Late evenings seem to be my specialty if I am neither dead tired nor deadly sick. Since I am neither, here I am to post another reflective rambling of sorts. It’s a blessing to have these respites ripe for reflection littered amid the quickly passing months of my collegiate career. These days in New Orleans have stirred in me a renewal of past promises to myself. It's amazing, again, to have the ability to stare into one's past and look at the immediate future in the same glimpse.
It has not been without reservations though. So many things have changed. There's a definite "Ain't There No More" syndrome going on (anyone from New Orleans should get the reference and anyone else reading this blog should at least attempt to look that up and understand where I'm coming from). Okay, so back from my sidebar. Things have changed immeasurably. Between my yearly cold I have right now and other trepidations, I've cancelled my trip to Waveland to see where my dad and stepmom's house once stood. I've buried that loss of a past reality well beneath the surface of my psyche for when I am ready to battle that drastic change another day. The bigger fish to fry is specifically where to categorize my place both here in Louisiana and in Texas.
I am neither completely a New Orleanian nor completely a Texan. All of my family is from Texas, but I have grown up entirely in Louisiana. I may not speak the same way many in New Orleans do or have the same family experiences as those here in the city (I’ve spent many holidays with family in Texas), but I am through and through a New Orleanian. The city is first in my heart. Why? It has been there for me, a crutch during a childhood that I cherish. Why should I leave it decrepit in its ailing old age?
All the while, I cannot find my place in it. It is not a frontier town in the sense of those of olden days, but the city is not a place for the faint of heart. There are huge tracts of houses left to be gutted. They are, without a doubt, an eyesore and, in a few months time, will be demolished to the ground. This surely will leave a hole in the housing stock for the rebuilding of the city. Yes, I said the rebuilding of New Orleans.
Why rebuild New Orleans? Why throw money into a so-called "slushy money pit?" Because the city matters. Period. No matter what the romantics might say (including myself) of the intrinsic charm of the city that once was and will be again, the city is a living and breathing asset to the United States of America. This is part of the reason the Federal government had thrown money back to the city for levees, for pumps, for the necessities of trying to keep a city safe from natural disaster.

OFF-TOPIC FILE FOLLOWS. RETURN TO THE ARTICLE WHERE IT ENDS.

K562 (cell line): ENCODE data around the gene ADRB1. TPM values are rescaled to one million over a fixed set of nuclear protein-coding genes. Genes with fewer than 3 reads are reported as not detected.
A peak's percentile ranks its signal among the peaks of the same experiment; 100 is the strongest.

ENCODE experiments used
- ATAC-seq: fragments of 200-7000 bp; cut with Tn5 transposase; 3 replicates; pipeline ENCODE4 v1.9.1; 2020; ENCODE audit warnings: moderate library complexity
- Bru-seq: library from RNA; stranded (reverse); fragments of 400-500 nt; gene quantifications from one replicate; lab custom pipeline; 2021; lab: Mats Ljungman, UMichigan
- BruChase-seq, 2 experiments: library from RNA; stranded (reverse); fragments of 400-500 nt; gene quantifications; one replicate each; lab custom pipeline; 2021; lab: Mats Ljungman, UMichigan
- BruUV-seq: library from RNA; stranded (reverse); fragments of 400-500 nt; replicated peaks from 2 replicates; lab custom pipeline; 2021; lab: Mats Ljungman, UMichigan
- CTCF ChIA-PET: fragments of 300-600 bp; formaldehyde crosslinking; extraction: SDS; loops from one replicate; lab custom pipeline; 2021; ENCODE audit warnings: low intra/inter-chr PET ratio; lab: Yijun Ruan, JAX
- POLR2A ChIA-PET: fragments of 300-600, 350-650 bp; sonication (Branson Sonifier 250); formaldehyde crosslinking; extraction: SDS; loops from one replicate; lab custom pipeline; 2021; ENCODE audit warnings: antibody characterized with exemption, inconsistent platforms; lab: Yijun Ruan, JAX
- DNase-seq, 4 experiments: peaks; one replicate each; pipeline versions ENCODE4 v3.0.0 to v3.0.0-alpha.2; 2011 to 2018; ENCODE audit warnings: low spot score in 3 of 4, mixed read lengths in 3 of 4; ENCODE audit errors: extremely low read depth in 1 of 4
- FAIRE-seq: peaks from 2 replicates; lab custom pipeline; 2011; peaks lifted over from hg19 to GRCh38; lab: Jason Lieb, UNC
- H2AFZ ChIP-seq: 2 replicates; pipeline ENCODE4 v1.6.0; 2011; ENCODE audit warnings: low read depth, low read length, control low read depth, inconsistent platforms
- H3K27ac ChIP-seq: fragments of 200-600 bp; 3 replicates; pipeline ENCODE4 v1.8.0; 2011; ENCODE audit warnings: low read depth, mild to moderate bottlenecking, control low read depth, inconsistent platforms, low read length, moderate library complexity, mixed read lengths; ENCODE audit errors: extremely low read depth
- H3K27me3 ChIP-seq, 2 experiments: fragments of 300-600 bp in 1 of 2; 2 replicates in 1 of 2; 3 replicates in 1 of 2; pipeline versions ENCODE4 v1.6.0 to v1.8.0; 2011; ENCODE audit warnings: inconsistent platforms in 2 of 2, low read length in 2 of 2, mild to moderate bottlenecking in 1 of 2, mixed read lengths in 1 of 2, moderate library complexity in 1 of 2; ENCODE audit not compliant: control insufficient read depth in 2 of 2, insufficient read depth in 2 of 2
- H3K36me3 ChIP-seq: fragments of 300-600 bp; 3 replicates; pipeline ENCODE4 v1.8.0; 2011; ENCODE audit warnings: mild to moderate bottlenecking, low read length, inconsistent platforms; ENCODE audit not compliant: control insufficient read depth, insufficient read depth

New Orleans is home to the Port of New Orleans, the fifth largest port in the United States based on volume of cargo handled (84 million short tons), and when combined with the Port of South Louisiana in LaPlace some thirty miles west of New Orleans, the two make up the largest port complex in the world by tonnage (199 million short tons). Both ports rely heavily on the Mississippi levees, Lake Pontchartrain floodwalls, and the spillway system cut between the two ports (the Bonne Carré Spillway located in St. Charles Parish, my home parish).
Additionally, the city is at the heart of a refining and chemical plants that process in the area. The state of Louisiana itself has 17 petroleum refineries with a combined crude oil distillation capacity of nearly 2.8 million barrels per calendar day, the second highest in the nation after Texas. I could go on further of the agriculture significance of the area to the immediate southwest of the city. With our dependence on foreign oil, the city is of national importance and therefore national security. Why has it not been treated as such by the designs of the U.S. Army Corps of Engineers? The reason is distraction with other matters or just general indifference by those in power both nationally and locally.
So in short, the city must and will be rebuilt, in spite of all the hurdles the locals must face (both from near and far). The question I've been asking myself is where do I see myself? Surely this involves more than New Orleans. It involves whether or not I want to go straight into business, continue with graduate work, or other things. I have been unable to find a "soft" landing back in New Orleans. Everything is wracked with uncertainty, with questions, and with instability. It's not much of a hope for someone wanting to get those college loans paid off in a timely manner. Really what, at the heart of the entire matter, I've been considering is this: where can I do the most good? Where and—more importantly—can I be the biggest impact and for the longest period of time?
The answer has not come to me, but I hope that in the next year I can achieve some conclusion, with God's help, of where I am to be and who will be at my side to achieve that greatest good.